Part II of the History of SOSAK explores the beginnings of what I like to think of as my enlightenment, and it's all thanks to a little thing called the Internet! As you may remember from Part One last month, my career as a knife collector/enthusiast seemed in jeopardy after having no decent role models to look up to.
With no decent role models for knife collecting, I buried my interest in knives under other hobbies until something major happened a few years later- a little known fad called the World Wide Web. I didn’t have a computer at home let alone a ‘net connection, but I had one at the place I worked at. I was fresh out of school and this was one of my first security jobs at a research and development facility, and there was little to do for long hours but look up things online. Unlike the other guards who spent their time looking at porn (we were all fairly young at the time, and none of us knew that the IT department was capable of seeing what we were up to!) I searched for knife information, where I finally came across this site called Knifeforums.com, where I learned that there were lots of legitimate knife collectors out there that weren’t out killing people and blaming it on others. Admittedly, some were better balanced than others, but on the whole, here was almost 1,500 people that liked knives and weren’t certifiable! Of course, at well over 32,000 members today, you get an idea of how long ago that was!
The knife industry was very different back then. At the time if it wasn’t a partially serrated, one handed opening tactical doodad or a high priced Randall, no one wanted to talk about it. Even Case knives, which always had a traditional following didn’t have much of a presence, and if you tried talking about SAKs all you got was “Those are toys, get yourself a real knife!” So, to fit in with all these newfound kindred spirits, I started to get into tactical knives, and got into cqb discussions- as a security guy in training I had a higher than average (average person on the street, not average for the forums!) self defense training and a fair bit of real world experience I could contribute to these- and my Camper was relegated to backup use. Still always handy, but it took a backseat to Spyderco Natives, Benchmade Ascent/Eclipses, Cold Steel Voyagers and the like. I didn’t care much about brands- I went with what was cool with these people that showed me I wasn’t hiding psychopathic tendencies- or at least no more than anyone else!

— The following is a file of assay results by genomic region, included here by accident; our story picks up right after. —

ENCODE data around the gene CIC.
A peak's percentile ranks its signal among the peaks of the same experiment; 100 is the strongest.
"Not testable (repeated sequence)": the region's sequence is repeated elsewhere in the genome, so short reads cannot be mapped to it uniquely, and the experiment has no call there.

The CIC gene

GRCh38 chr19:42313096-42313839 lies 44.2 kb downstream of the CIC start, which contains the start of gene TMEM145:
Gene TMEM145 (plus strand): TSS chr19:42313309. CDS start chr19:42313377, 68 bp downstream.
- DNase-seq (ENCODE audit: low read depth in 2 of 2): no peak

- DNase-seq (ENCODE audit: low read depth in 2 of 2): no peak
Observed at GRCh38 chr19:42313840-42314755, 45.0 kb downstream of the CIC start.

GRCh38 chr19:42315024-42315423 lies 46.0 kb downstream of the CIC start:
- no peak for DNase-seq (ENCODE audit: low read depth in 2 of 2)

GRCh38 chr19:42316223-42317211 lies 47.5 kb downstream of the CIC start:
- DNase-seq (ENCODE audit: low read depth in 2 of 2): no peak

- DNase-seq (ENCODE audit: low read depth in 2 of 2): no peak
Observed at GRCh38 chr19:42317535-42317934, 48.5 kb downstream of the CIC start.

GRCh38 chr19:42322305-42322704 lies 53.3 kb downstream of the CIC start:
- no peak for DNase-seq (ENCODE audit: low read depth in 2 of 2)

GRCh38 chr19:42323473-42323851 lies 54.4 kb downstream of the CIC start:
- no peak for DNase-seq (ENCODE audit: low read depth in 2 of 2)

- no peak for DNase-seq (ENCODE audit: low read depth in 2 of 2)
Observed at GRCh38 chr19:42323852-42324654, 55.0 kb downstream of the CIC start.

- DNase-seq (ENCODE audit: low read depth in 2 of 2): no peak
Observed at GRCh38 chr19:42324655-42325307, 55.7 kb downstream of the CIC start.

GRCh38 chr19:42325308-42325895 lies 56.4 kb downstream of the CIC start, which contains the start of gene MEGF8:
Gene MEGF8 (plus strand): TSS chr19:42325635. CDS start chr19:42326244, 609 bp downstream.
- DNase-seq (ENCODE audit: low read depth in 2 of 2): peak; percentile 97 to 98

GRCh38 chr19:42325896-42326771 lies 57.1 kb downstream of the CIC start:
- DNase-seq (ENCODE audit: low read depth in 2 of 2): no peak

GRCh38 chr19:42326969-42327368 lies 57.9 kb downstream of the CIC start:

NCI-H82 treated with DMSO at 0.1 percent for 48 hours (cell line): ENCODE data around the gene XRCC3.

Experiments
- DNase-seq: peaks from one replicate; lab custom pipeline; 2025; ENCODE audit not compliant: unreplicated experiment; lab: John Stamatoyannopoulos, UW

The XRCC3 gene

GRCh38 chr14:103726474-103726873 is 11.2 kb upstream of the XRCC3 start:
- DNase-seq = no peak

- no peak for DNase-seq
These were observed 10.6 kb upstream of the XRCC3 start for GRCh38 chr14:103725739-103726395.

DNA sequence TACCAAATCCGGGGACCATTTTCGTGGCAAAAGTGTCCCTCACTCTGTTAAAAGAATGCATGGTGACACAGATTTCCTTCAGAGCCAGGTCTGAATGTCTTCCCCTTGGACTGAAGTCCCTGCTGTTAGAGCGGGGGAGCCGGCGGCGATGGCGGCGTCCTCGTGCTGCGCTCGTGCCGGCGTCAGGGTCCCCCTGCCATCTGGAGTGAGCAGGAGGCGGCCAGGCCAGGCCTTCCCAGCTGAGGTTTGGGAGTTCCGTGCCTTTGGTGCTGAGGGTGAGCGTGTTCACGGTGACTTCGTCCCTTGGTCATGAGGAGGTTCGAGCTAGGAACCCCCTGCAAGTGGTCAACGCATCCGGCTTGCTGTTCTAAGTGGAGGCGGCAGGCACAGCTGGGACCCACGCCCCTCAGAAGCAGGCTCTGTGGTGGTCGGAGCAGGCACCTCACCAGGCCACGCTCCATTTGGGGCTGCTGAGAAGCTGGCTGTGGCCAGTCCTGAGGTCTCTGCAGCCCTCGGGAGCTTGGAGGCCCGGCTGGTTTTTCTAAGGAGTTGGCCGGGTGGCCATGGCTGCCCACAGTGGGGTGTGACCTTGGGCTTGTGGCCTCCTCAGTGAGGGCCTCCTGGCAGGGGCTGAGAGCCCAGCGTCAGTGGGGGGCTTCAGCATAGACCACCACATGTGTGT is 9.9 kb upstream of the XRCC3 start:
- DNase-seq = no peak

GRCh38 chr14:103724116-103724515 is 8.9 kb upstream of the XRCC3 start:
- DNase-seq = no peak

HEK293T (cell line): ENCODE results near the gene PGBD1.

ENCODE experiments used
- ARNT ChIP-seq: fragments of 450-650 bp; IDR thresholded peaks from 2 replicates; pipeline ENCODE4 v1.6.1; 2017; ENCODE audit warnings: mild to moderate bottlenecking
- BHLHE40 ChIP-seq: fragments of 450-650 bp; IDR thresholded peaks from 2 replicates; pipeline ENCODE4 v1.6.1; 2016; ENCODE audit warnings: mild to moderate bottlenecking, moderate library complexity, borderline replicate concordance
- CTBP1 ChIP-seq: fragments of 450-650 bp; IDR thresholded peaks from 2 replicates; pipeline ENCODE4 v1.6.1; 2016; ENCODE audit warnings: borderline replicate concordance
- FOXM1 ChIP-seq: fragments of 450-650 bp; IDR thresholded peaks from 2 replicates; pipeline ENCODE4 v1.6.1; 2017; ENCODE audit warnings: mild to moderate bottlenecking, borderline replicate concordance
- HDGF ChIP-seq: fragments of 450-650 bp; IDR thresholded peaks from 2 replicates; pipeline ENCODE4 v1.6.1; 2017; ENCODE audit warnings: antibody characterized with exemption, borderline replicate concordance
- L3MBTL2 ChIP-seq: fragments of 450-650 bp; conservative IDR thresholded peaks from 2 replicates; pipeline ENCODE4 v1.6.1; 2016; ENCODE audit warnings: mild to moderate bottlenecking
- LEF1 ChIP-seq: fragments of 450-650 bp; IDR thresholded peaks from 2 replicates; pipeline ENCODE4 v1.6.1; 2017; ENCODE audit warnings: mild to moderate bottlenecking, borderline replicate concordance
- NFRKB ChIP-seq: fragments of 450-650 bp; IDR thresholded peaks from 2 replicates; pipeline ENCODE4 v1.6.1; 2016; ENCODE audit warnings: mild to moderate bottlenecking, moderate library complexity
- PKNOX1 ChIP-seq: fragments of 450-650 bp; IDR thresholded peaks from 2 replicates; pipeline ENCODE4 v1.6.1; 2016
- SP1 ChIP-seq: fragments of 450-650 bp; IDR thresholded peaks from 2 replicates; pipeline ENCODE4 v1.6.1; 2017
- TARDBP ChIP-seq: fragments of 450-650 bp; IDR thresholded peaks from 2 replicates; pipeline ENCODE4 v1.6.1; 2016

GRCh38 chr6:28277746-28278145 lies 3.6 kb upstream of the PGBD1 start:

Over the next few years I learned more about knife steels, manufacturers, materials and physical blade dynamics than I ever knew existed before. I learned about sharpeners, grind angles and the differences between quality knives and the cheap junk I’d been buying before, and I have to say, it was a fascinating (and continuing) experience, although I still kept my SAK fascination to myself since they were “toys” and not “real knives.” I knew that was true, since these guys that know everything about knives said so! But, I still couldn’t help being fascinated, and I was still buying the odd SAK. At this point my modest SAK collection had grown to include a Midnight Manager, Wenger Adventurer and Wenger SwissGrip. There may have been another knife or two, but those are the only ones I recall having.